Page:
“…I had thought joy to be rather synonymous with happiness but it seems now to be far less vulnerable than happiness.  Joy seems to be part of an unconditional wish to live, not holding back because life may not meet our preferences and expectations.  Joy seems to be a function of the willingness to accept the whole, and to show up to meet with whatever is there

The willingness to win or lose moves us out of an adversarial relationship to life and into a powerful kind of openness. From such a position we can make a greater commitment to life.  Not only pleasant life, comfortable life, or our idea of life, but all life.  Joy seems more closely to aliveness than happiness.
There is a fundamental paradox here.  The less we are attached to life, the more alive we can become.  The less we have preferences about life, the more deeply we can experience and participate in life.  This is not to say that I don’t prefer raisin toast to blueberry muffins.  It is to say that I don’t prefer raisin toast so much that I am unwilling to get out of bed unless I can have raisin toast or the absence of raisin toast ruins the whole day.  Embracing life may be about more than tasting whether it is raisin toast or blueberry muffins.  More about trusting one’s ability to take joy in the newness of the day and what it may bring.  More about adventure than having your own way” -Kitchen Table Wisdom: Stories that Heal by Rachel Naomi Remen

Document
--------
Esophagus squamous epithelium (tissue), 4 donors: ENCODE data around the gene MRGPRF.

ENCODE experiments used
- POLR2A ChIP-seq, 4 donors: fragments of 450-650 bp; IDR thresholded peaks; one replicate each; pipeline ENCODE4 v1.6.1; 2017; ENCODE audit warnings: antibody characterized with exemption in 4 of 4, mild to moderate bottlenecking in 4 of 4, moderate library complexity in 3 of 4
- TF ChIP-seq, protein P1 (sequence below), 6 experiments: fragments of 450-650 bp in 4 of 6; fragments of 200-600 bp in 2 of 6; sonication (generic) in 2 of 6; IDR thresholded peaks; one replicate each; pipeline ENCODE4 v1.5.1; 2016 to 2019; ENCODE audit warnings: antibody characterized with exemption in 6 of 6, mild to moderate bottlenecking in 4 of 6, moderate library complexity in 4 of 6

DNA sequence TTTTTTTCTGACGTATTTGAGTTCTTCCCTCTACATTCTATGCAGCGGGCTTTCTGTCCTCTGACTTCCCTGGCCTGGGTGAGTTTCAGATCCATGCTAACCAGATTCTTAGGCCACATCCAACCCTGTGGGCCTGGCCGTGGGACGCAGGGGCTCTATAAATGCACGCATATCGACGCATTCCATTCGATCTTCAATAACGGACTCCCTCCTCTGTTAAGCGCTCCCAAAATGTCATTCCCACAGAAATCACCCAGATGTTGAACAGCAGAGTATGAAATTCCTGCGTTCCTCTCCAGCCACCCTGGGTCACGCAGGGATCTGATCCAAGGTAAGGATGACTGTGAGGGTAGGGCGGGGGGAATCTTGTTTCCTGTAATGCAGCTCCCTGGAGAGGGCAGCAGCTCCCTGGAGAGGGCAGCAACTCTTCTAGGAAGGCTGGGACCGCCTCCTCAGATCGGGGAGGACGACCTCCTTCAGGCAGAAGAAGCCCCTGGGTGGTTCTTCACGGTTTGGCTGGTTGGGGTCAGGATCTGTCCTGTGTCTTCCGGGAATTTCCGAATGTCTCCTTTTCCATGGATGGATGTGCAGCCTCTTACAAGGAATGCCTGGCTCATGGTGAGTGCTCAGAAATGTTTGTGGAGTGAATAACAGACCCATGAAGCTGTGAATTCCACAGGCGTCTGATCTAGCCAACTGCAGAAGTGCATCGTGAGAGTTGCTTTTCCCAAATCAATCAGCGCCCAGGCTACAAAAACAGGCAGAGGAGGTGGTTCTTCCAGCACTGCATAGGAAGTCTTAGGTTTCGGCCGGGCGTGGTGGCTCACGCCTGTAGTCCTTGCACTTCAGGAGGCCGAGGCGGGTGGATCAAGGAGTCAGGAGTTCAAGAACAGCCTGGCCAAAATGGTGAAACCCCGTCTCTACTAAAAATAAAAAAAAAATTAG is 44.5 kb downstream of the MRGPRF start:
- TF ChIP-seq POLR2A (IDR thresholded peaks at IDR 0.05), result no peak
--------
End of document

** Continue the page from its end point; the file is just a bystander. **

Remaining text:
That being said, while it’s important to blend in a bit to make friends and adjust to your new environment, it’s still important to remember where you came from.  And be sure to resurrect those traditions if they make you feel better.  For example, celebrate Thanksgiving, invite a Kiwi and freak them out with marshmallow-topped sweet potato (kumura)!